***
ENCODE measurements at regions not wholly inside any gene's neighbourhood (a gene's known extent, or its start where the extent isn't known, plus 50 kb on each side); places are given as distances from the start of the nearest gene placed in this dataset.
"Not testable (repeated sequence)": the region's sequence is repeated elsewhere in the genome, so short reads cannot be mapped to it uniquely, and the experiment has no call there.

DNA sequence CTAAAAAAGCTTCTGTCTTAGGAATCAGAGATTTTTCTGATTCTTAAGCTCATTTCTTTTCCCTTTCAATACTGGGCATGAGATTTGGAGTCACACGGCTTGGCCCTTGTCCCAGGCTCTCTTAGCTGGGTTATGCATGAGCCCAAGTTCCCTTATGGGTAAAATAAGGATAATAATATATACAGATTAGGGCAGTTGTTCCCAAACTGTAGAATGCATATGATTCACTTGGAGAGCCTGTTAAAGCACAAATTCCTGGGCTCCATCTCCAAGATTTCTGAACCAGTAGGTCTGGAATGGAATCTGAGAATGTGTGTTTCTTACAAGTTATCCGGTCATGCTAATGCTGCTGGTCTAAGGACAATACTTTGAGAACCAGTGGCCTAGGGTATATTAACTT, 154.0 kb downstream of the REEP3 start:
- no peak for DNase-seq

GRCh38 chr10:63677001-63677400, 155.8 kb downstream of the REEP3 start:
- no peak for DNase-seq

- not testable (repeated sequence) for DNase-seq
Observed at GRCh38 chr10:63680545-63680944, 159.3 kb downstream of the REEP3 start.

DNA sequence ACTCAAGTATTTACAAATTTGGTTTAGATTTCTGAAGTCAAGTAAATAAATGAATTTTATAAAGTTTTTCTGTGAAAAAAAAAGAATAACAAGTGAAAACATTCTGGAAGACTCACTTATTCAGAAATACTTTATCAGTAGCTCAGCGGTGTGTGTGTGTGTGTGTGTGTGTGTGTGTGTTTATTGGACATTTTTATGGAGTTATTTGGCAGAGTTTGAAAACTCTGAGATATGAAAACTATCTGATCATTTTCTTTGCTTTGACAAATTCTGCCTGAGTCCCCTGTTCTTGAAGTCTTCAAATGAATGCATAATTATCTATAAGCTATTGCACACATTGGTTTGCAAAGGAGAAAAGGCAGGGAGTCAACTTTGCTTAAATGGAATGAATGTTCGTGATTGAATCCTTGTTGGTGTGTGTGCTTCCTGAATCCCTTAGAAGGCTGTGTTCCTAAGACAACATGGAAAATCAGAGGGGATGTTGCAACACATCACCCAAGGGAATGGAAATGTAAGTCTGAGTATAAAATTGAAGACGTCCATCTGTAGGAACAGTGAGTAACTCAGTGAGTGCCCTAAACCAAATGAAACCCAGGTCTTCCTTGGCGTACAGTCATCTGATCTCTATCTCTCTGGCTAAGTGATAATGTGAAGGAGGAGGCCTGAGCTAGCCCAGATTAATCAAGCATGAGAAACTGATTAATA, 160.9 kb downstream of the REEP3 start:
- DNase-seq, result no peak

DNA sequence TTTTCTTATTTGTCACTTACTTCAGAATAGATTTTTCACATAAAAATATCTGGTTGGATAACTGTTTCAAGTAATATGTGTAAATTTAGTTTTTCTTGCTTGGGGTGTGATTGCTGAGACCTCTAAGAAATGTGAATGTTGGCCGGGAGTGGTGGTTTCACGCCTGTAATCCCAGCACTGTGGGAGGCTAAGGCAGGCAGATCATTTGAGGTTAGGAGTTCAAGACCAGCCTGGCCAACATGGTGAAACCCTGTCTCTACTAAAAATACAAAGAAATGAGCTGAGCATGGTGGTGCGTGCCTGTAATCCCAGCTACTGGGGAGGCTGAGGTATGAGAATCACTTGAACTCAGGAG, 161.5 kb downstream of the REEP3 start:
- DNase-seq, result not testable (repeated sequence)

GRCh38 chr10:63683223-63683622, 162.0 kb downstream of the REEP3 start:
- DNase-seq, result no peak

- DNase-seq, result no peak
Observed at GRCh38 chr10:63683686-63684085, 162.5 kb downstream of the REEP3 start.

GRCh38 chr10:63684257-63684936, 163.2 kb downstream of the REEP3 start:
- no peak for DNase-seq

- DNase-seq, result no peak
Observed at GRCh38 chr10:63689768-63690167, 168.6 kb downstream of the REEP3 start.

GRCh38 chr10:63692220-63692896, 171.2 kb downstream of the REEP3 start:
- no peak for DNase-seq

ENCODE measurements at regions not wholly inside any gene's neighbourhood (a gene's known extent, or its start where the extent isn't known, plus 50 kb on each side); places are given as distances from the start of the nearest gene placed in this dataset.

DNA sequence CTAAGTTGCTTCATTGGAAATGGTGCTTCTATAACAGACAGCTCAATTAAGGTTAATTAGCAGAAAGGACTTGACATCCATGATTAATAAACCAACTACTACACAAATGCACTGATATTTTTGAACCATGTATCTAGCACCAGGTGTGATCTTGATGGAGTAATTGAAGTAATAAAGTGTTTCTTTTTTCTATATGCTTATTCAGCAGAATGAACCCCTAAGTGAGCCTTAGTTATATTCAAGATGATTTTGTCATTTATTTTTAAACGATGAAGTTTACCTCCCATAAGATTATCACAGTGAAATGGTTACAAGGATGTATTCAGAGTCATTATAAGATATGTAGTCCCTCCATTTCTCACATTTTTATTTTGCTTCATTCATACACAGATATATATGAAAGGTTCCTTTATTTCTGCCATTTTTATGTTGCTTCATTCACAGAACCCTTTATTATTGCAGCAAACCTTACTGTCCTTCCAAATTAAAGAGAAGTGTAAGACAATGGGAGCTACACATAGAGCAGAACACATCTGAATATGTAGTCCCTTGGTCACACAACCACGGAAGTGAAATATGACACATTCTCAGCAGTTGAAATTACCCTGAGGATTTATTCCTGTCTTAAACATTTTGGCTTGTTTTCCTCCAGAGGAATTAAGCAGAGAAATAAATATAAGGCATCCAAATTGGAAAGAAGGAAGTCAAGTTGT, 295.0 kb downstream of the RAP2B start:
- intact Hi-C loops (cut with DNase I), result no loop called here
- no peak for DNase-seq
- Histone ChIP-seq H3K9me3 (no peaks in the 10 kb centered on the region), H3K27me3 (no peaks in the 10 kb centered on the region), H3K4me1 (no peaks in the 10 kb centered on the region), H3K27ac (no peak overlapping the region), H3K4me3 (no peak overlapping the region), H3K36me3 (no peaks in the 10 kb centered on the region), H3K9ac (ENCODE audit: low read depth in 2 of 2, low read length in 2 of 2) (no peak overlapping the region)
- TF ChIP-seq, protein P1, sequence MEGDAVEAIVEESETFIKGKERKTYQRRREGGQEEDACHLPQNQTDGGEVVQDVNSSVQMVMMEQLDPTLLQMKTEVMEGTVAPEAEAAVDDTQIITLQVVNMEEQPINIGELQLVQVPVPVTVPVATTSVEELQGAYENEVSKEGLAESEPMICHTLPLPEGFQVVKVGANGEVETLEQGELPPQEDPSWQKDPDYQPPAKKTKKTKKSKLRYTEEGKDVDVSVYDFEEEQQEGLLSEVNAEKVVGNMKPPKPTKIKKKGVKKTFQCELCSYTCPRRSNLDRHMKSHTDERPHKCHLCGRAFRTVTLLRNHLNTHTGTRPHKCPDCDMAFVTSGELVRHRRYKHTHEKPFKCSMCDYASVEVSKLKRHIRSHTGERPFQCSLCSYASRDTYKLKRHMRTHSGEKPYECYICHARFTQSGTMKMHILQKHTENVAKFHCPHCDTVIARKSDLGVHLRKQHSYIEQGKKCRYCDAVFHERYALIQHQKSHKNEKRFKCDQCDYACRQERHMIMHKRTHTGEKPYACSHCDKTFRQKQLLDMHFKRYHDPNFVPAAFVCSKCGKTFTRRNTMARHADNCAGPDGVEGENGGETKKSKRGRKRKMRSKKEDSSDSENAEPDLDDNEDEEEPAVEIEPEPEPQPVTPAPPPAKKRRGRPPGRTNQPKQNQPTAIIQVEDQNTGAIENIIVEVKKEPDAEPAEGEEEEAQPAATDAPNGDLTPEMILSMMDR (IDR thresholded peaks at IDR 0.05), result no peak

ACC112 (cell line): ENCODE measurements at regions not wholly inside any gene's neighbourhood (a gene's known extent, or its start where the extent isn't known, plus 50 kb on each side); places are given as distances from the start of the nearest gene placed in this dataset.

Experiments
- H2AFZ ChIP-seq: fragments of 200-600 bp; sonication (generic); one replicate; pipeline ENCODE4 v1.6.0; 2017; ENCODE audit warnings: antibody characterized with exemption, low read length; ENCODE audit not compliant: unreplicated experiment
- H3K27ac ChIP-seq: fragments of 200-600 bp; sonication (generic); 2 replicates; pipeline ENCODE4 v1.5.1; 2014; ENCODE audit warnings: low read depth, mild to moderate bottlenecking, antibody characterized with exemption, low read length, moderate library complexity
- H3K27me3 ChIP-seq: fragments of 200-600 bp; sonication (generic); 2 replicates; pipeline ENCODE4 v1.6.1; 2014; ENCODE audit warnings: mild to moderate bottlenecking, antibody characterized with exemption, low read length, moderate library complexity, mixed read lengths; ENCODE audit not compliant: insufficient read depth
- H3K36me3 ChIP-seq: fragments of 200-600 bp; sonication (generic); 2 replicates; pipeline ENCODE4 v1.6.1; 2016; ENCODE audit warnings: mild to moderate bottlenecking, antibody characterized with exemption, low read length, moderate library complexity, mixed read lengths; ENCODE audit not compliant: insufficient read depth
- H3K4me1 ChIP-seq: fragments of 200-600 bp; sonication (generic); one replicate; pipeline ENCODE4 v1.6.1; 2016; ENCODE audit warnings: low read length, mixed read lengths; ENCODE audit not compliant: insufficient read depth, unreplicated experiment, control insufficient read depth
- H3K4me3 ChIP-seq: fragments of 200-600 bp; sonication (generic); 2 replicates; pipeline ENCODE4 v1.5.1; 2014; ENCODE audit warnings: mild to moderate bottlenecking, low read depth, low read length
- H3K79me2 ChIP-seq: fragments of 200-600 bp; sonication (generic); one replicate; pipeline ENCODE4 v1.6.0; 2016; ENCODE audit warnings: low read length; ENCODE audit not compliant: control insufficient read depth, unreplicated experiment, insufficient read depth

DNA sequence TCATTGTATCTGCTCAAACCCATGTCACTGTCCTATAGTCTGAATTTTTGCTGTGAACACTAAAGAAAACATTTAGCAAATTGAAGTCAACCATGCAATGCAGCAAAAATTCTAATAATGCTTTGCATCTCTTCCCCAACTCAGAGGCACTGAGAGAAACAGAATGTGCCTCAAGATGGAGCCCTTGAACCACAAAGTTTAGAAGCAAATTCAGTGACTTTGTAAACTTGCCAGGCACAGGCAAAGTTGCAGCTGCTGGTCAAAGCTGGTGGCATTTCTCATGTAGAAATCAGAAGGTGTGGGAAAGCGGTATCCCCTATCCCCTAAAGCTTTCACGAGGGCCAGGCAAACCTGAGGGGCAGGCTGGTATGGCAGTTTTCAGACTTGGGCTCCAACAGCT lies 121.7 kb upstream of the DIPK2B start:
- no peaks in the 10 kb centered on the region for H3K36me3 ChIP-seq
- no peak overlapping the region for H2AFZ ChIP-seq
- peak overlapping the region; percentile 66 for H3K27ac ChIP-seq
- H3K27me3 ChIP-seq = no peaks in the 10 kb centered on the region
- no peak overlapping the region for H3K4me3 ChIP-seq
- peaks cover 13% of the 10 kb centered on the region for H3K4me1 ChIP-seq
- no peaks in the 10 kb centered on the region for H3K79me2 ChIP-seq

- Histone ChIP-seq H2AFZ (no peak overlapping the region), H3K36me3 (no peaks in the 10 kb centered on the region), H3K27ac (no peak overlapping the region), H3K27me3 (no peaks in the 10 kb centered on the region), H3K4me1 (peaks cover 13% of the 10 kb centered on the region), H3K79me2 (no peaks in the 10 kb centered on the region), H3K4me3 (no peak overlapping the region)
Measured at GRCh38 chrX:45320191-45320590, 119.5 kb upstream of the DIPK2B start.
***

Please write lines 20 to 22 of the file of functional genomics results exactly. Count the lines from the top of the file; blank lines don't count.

Observed at GRCh38 chr10:63689768-63690167, 168.6 kb downstream of the REEP3 start.

GRCh38 chr10:63692220-63692896, 171.2 kb downstream of the REEP3 start:
- no peak for DNase-seq